- Art Reviews
- Mirabilia – A Miracle on Gladstone Avenue at St. Anne’s Church
- Louise Bourgeois at the Freud Museum
- Cynthia Hammond on Suffragettes in Bath
- AHGSA at Gendai Gallery
- Hennessy Youngman at the Drake
- Gallery 44 :: POSTCARD for Nuit Blanche
- Nuit Blanche 2011 :: Bill Burns :: Choir of Dogs, Boats and Airplanes
- Art Reviews
Mirabilia – A Miracle on Gladstone Avenue at St. Anne’s Church
An unlikely sprawling field of wheat confronts visitors upon entering St. Anne’s Church on Gladstone Avenue, Toronto. Best known for its lively Group of Seven paintings and Byzantine-inspired style, the church recently hosted the exhibition Mirabilia by collective NetherMind. Comprised of eleven site-specific installations by eight artists, Mirabilia marks a celebration of St. Anne’s 150th anniversary.
Quite progressively, the artworks both directly and subtly interact with the space as well as broader concepts of religion. A nuanced work, Osiris’ Advance (10 000 Soldiers), the aforementioned wheat field installed within the pews of the church, by Mary Catherine Newcomb evokes awe and wonder- expected experiences within a scared space. What remains unexpected however, is the instigator of such wonder: the work of art. This speaks to interesting phenomenological understandings of art as a religious experience.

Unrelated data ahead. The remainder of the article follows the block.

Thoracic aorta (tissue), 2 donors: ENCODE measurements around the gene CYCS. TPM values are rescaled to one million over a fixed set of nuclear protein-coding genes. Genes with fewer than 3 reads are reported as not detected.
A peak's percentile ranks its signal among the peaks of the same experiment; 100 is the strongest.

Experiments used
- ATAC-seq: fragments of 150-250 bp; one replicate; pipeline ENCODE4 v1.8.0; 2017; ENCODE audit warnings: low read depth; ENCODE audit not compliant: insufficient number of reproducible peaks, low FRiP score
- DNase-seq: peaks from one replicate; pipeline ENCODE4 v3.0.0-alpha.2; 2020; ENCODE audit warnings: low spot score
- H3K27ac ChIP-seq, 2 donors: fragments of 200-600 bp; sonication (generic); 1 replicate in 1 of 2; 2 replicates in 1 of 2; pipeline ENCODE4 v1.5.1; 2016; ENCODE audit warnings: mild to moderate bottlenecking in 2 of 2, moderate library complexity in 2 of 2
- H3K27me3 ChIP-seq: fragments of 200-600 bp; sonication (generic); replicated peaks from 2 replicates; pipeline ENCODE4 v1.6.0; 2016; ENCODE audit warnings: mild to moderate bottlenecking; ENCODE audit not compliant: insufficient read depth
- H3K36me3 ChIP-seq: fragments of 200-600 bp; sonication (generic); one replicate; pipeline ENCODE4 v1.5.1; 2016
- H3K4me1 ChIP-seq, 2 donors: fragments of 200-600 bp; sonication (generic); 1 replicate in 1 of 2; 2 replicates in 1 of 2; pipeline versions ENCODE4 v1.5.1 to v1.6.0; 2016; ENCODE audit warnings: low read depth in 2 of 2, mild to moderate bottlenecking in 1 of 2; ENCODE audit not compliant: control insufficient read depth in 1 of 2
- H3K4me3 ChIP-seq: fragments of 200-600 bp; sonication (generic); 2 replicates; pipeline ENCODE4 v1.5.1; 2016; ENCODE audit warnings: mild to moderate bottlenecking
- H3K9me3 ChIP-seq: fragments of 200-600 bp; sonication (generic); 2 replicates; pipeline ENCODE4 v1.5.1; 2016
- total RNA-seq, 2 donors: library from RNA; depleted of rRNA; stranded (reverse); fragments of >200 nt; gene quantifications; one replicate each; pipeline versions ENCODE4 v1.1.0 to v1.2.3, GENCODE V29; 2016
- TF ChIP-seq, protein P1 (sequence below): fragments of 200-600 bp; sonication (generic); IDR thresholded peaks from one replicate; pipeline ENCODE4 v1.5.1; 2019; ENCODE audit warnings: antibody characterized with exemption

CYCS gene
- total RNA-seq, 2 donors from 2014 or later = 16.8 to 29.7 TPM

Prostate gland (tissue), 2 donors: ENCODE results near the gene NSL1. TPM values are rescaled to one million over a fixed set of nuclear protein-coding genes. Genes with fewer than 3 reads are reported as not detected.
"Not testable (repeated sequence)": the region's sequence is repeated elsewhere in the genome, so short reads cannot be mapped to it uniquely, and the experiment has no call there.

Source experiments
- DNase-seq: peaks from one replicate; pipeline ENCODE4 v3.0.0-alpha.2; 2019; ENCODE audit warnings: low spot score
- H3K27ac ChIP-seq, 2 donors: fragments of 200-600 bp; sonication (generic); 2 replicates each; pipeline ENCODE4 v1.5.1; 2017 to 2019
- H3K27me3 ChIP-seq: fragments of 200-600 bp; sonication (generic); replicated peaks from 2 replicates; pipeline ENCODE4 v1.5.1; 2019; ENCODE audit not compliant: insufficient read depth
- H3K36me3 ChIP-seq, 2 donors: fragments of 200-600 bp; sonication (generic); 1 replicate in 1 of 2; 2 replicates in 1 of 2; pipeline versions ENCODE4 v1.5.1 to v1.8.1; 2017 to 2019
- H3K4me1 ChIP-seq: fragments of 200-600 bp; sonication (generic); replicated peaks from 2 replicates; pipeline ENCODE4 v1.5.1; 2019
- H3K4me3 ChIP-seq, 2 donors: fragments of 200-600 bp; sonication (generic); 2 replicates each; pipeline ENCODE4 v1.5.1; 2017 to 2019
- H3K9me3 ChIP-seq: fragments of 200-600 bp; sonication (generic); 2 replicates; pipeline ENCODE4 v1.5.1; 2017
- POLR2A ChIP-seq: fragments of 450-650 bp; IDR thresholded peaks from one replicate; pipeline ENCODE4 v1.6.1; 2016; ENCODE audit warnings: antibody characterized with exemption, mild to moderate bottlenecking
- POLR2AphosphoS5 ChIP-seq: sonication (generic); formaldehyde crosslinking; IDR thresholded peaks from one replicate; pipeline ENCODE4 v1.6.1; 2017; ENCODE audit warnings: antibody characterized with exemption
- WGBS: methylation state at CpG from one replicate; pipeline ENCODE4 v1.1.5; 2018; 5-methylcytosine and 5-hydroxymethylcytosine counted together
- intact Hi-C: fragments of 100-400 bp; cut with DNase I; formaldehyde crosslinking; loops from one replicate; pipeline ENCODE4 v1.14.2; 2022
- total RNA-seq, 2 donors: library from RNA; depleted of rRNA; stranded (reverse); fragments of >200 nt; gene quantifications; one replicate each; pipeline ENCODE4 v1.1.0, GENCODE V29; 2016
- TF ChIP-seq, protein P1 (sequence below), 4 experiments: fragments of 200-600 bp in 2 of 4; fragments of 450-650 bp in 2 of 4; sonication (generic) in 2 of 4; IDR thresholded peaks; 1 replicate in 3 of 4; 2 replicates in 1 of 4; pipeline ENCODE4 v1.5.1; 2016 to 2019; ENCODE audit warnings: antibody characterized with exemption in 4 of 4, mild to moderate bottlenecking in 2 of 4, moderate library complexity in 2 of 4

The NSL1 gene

Venturing down a narrow staircase to the dirt-floored basement, viewers happen upon Max Streicher’s installation Quadriga. Four horses, alight in the gloomy basement, rear their heads and collapse in a never-ending cycle of inflation and deflation.
Other works, such as The Ten Commandments, by Tom Dean, are more didactic in their presence within the exhibition. Dean’s work consists of ten layers of etched glass, eponymously each engraved with one of the Ten Commandments. In a similar vein, Dean’s Mercy Benches, situated in front of the alter, are quite literally a set of benches with the word “mercy” carved upon each. Is the obviousness of these works perhaps a mechanism of subversion?
More blatantly subversive and most obviously commenting on its presence within a church is The Story, by Greg Hefford. The work consists of a digital print of Jesus, scrawled with the comment, “Greg, Your story touched my heart! Jesus”.
Although the works are all in dialogue with the church as their site, they remain largely conceptually isolated from one another: an inherent flaw often risked within group exhibitions. Combined however, they do act to undermine traditional expectations of both art and the church. Perhaps it is at this nexus that each respectively can enjoy a new capacity to evoke awe, pensiveness and wonder.
Blog entry by Natasha Chaykowski in Toronto; Monday, November 19, 2012